Has the news coverage had any consequences for employees on a personal level?
“I’m not going to be sour about it, but your name ends up in the news linked to a question mark about integrity. Consequently, that also affects you as a human being. If I look at my own publications – then just tell me where I might have had such a terrible bias. My colleagues in the department work very hard at both teaching and research. They never stop at five p.m., as it were. They all have such a tremendous drive to have a meaningful impact. They also work in the field and that is all properly reported in their publications. I would love to champion that. If something is going on, something is going on. But if it isn’t, then it isn’t. Therefore, be careful, because if you do give that impression, you end up damaging someone just like that.”
Let’s suppose that a new opportunity for an externally funded chair were to arise, would you then disclose very clearly who exactly has funded it?
“Of course. At the moment, this is not an issue; one of our foundations does not currently host a chair. If an opportunity should present itself to do so, I would go ahead and do it. You also want to do something for the talent in your area. Suppose we could do something with green taxes, or taxes for the lowest income groups, then that would be really wonderful. And how these things should be given shape at some point, that’s something for executive managers to discuss with each other.”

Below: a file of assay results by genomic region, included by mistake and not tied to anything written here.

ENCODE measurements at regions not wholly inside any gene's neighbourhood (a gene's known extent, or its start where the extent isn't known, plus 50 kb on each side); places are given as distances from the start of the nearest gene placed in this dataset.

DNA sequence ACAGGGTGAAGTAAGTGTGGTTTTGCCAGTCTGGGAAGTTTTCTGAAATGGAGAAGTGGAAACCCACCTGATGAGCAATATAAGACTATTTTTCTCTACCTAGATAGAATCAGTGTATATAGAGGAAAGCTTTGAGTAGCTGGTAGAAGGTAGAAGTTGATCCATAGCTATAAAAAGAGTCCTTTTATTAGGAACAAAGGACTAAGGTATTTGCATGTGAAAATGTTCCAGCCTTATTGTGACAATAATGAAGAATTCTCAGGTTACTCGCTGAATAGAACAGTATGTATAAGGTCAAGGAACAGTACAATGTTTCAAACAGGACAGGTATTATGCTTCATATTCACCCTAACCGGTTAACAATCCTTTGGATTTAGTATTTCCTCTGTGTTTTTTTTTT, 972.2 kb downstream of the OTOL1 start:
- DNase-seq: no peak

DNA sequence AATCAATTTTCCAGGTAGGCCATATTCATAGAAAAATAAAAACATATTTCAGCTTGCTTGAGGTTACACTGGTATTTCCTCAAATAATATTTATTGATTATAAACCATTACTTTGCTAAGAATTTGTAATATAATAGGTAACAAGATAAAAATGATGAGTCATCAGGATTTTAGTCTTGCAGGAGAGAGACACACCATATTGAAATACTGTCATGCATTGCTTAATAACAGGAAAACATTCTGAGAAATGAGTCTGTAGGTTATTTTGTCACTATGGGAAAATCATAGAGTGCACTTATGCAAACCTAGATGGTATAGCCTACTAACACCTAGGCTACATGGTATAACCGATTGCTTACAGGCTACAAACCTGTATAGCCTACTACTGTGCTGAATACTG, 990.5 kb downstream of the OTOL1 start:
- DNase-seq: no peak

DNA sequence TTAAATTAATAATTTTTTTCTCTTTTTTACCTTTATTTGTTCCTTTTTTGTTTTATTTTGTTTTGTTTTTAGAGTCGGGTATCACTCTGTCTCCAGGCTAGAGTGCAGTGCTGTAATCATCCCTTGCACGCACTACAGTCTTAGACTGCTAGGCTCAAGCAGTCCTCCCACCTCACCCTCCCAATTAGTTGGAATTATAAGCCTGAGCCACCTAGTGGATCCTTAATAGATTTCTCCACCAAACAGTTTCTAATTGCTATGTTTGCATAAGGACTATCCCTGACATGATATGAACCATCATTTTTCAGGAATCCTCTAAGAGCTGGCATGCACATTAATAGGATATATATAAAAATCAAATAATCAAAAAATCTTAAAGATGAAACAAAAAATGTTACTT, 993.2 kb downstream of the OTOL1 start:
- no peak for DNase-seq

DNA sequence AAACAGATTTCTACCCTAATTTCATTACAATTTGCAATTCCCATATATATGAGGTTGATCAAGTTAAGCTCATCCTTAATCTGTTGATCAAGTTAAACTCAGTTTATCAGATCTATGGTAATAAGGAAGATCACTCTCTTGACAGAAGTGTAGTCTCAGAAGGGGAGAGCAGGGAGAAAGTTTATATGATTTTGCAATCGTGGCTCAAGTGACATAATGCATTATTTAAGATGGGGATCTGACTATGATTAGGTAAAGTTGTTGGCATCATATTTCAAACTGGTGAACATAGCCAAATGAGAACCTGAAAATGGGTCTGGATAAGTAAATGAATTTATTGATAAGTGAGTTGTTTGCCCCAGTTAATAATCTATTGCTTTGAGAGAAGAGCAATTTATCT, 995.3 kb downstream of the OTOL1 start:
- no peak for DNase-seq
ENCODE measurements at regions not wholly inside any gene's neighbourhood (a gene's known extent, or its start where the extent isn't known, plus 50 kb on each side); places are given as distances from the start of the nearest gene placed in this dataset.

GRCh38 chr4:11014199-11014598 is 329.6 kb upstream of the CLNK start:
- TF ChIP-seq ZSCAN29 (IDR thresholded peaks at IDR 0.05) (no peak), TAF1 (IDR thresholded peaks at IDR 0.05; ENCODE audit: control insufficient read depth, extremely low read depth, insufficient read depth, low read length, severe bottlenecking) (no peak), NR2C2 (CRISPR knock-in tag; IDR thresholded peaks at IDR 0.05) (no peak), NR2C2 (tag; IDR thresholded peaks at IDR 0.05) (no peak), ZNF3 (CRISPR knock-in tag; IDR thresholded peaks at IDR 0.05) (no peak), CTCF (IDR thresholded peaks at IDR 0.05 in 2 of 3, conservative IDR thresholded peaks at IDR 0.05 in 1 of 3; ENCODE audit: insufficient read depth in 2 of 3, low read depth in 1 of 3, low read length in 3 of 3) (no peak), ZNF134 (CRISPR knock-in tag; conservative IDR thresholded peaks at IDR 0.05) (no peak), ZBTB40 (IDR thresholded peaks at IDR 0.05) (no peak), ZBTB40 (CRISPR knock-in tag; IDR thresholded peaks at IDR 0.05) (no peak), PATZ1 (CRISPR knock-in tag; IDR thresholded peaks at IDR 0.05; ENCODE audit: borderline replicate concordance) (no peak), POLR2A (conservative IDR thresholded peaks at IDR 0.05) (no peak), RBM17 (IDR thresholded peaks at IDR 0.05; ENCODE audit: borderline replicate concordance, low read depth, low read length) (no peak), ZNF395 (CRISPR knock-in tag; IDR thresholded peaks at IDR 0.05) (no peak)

I suspect Pieter Omtzigt would be happy with that last area of research.
“Let’s imagine that you are seeking external funding for this, then it could come from a non-governmental organisation, for instance. Although the media might not find this kind of NGO as a sponsor quite as exciting. But they will also have to be transparent, obviously, and you might think differently about that in ten years’ time. We try to do our executive work conscientiously and to take into account what is required of us in an ever-changing society. When my successors judge me in ten years’ time, I hope that they will be lenient and put things into the context of the times.